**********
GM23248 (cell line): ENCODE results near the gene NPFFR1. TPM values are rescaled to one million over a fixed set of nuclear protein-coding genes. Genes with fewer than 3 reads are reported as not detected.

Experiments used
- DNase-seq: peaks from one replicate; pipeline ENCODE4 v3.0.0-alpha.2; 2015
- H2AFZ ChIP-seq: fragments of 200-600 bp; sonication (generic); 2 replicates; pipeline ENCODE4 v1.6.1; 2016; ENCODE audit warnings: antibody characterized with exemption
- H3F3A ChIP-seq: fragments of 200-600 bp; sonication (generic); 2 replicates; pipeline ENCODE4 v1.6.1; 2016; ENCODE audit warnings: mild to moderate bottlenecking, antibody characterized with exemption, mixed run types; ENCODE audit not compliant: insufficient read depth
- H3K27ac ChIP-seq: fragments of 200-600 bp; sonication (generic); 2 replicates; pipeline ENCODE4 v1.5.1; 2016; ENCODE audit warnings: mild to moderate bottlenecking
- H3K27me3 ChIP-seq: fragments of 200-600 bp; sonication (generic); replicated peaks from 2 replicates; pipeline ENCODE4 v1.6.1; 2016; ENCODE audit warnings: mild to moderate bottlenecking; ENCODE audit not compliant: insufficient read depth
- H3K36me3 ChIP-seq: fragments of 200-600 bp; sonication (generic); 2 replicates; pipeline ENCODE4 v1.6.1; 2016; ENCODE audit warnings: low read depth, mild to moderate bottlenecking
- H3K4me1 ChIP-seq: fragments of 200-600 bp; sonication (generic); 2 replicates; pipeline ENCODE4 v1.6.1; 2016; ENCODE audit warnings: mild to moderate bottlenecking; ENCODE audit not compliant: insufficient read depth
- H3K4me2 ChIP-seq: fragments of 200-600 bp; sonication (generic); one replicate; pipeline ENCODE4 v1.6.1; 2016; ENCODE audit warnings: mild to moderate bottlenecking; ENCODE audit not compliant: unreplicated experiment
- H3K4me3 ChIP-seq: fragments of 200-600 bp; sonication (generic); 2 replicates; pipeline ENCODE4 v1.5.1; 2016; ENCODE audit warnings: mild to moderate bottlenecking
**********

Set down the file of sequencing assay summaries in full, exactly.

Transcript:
GM23248 (cell line): ENCODE results near the gene NPFFR1. TPM values are rescaled to one million over a fixed set of nuclear protein-coding genes. Genes with fewer than 3 reads are reported as not detected.

Experiments used
- DNase-seq: peaks from one replicate; pipeline ENCODE4 v3.0.0-alpha.2; 2015
- H2AFZ ChIP-seq: fragments of 200-600 bp; sonication (generic); 2 replicates; pipeline ENCODE4 v1.6.1; 2016; ENCODE audit warnings: antibody characterized with exemption
- H3F3A ChIP-seq: fragments of 200-600 bp; sonication (generic); 2 replicates; pipeline ENCODE4 v1.6.1; 2016; ENCODE audit warnings: mild to moderate bottlenecking, antibody characterized with exemption, mixed run types; ENCODE audit not compliant: insufficient read depth
- H3K27ac ChIP-seq: fragments of 200-600 bp; sonication (generic); 2 replicates; pipeline ENCODE4 v1.5.1; 2016; ENCODE audit warnings: mild to moderate bottlenecking
- H3K27me3 ChIP-seq: fragments of 200-600 bp; sonication (generic); replicated peaks from 2 replicates; pipeline ENCODE4 v1.6.1; 2016; ENCODE audit warnings: mild to moderate bottlenecking; ENCODE audit not compliant: insufficient read depth
- H3K36me3 ChIP-seq: fragments of 200-600 bp; sonication (generic); 2 replicates; pipeline ENCODE4 v1.6.1; 2016; ENCODE audit warnings: low read depth, mild to moderate bottlenecking
- H3K4me1 ChIP-seq: fragments of 200-600 bp; sonication (generic); 2 replicates; pipeline ENCODE4 v1.6.1; 2016; ENCODE audit warnings: mild to moderate bottlenecking; ENCODE audit not compliant: insufficient read depth
- H3K4me2 ChIP-seq: fragments of 200-600 bp; sonication (generic); one replicate; pipeline ENCODE4 v1.6.1; 2016; ENCODE audit warnings: mild to moderate bottlenecking; ENCODE audit not compliant: unreplicated experiment
- H3K4me3 ChIP-seq: fragments of 200-600 bp; sonication (generic); 2 replicates; pipeline ENCODE4 v1.5.1; 2016; ENCODE audit warnings: mild to moderate bottlenecking